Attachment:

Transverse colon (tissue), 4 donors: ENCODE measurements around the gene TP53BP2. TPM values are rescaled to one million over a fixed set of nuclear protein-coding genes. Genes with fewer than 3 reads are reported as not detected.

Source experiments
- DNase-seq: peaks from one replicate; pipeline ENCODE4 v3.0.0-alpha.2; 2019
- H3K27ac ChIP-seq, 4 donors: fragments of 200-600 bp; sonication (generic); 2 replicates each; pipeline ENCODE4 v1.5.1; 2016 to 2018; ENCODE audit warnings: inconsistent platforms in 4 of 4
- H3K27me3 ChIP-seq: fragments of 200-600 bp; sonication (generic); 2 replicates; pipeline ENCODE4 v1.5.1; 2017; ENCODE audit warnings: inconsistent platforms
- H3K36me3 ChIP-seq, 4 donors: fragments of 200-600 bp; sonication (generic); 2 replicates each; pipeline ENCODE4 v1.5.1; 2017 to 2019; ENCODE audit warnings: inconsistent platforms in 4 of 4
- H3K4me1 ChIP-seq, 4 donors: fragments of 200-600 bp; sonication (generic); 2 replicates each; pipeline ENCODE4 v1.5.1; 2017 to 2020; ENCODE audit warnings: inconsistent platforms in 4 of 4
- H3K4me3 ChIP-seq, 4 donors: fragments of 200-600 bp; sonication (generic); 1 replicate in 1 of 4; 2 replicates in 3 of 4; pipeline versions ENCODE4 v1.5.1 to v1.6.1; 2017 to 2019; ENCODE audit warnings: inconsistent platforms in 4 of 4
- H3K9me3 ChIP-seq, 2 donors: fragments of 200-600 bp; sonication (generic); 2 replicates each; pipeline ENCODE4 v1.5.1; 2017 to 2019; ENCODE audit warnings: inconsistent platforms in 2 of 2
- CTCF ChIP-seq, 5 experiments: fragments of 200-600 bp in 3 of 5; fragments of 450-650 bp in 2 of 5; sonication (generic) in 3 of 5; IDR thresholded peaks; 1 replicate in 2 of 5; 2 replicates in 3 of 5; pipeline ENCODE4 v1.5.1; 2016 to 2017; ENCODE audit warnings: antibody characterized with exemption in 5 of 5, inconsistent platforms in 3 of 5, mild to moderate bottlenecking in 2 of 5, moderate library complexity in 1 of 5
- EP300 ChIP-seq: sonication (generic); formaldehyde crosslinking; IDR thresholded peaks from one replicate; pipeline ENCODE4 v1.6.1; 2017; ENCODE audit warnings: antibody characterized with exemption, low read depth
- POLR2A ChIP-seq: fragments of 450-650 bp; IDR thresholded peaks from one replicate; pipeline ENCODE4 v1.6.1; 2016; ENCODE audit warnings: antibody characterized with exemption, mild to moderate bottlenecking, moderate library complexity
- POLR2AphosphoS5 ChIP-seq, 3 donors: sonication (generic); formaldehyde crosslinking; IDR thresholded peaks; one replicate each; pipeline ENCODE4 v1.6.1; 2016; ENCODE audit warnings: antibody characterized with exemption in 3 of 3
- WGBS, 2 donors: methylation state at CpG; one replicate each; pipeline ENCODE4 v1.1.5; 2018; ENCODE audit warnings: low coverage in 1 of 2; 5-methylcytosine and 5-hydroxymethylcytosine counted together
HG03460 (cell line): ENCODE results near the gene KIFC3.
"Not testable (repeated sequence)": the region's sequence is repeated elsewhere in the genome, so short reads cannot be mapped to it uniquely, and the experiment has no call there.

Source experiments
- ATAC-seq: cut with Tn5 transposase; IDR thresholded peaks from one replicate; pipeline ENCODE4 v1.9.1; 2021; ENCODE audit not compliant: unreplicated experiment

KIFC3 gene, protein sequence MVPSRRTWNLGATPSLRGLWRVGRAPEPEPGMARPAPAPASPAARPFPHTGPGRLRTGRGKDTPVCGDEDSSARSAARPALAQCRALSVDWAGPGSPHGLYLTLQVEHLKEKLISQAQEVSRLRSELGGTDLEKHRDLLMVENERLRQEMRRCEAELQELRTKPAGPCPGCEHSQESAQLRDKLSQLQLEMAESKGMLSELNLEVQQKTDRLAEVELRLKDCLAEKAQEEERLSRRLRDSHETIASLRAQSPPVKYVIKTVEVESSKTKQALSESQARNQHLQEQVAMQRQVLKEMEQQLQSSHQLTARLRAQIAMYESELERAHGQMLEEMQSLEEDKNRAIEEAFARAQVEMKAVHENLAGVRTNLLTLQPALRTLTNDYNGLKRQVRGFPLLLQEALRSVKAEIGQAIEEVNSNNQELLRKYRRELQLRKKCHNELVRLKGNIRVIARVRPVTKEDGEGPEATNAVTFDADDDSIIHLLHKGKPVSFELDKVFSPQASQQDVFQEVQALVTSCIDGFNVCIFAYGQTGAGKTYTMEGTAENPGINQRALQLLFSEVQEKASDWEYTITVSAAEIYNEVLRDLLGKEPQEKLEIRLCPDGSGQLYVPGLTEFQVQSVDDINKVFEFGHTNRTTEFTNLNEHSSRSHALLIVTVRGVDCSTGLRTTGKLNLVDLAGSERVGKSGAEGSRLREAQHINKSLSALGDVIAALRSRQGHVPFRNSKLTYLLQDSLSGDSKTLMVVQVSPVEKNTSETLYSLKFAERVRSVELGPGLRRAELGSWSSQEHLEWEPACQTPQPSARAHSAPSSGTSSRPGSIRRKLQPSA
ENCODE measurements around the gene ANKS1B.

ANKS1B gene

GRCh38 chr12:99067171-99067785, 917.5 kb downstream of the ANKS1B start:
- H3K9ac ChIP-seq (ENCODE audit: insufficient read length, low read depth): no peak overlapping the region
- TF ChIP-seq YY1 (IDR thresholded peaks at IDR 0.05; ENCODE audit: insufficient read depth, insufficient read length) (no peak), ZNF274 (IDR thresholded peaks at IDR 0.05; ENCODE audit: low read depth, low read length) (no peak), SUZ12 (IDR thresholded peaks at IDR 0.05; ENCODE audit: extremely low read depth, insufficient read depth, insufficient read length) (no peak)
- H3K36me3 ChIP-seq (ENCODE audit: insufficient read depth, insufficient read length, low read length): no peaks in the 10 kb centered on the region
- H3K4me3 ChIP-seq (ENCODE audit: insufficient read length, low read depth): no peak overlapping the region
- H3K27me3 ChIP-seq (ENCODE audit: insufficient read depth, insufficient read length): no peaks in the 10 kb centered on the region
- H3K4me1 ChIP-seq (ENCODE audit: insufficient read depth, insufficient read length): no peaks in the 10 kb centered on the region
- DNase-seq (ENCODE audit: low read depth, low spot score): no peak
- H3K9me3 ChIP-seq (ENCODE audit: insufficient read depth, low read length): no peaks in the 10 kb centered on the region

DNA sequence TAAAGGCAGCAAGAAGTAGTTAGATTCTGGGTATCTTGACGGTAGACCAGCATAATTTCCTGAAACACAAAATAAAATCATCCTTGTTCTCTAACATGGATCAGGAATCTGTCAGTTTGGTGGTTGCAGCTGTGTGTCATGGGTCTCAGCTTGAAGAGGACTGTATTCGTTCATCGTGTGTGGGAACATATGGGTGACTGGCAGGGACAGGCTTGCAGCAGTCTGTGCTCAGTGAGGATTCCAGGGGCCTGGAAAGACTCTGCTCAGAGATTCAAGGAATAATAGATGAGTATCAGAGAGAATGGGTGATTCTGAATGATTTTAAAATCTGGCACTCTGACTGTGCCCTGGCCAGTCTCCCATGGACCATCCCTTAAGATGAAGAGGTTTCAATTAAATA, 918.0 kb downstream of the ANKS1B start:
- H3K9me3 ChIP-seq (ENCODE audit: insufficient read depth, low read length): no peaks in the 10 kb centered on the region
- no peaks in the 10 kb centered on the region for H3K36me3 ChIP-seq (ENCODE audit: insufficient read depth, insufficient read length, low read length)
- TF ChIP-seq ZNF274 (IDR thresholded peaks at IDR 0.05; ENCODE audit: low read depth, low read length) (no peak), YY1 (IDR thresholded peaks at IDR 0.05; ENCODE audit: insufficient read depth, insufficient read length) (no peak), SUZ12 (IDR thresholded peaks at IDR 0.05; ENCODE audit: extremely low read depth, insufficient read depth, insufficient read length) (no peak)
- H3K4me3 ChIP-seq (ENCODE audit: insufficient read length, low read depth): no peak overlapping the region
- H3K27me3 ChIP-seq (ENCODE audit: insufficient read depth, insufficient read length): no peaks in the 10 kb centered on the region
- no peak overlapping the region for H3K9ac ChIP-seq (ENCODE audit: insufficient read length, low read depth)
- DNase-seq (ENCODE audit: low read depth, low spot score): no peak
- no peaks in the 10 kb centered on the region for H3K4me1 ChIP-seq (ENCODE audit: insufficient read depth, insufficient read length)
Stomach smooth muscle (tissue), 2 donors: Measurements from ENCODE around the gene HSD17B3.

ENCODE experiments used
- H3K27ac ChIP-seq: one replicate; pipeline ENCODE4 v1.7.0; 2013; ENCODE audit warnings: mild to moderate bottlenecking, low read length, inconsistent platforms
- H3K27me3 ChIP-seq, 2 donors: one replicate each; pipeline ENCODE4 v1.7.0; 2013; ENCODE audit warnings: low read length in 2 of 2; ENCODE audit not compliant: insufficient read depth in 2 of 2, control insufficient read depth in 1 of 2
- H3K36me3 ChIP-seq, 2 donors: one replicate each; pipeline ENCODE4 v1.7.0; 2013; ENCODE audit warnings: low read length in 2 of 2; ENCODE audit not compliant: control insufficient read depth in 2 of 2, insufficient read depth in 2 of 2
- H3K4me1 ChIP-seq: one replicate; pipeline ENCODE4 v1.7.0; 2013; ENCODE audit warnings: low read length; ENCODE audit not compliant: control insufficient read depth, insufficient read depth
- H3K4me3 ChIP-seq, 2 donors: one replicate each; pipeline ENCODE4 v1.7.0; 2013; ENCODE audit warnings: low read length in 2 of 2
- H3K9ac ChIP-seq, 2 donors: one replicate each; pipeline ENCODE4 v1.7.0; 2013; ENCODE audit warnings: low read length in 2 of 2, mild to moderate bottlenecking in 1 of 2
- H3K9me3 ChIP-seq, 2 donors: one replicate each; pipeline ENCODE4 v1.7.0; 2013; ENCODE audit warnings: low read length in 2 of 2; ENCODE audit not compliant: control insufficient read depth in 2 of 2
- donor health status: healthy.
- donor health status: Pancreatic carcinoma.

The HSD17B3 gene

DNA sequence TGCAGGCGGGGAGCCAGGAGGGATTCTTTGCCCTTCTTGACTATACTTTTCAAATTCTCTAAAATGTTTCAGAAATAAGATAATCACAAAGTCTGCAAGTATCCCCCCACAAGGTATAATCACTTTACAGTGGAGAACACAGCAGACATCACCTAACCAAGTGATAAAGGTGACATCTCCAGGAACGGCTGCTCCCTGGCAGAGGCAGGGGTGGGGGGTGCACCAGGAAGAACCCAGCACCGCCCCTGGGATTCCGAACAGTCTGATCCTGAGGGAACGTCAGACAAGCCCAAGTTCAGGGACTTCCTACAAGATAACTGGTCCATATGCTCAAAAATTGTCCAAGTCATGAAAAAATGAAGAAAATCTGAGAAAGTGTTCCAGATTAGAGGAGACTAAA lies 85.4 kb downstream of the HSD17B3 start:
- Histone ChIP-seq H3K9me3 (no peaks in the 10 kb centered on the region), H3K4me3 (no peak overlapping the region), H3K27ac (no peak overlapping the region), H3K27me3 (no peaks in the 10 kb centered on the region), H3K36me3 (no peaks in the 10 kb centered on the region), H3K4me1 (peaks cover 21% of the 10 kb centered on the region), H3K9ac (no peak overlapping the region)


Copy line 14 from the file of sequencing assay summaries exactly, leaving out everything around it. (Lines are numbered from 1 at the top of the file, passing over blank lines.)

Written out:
- WGBS, 2 donors: methylation state at CpG; one replicate each; pipeline ENCODE4 v1.1.5; 2018; ENCODE audit warnings: low coverage in 1 of 2; 5-methylcytosine and 5-hydroxymethylcytosine counted together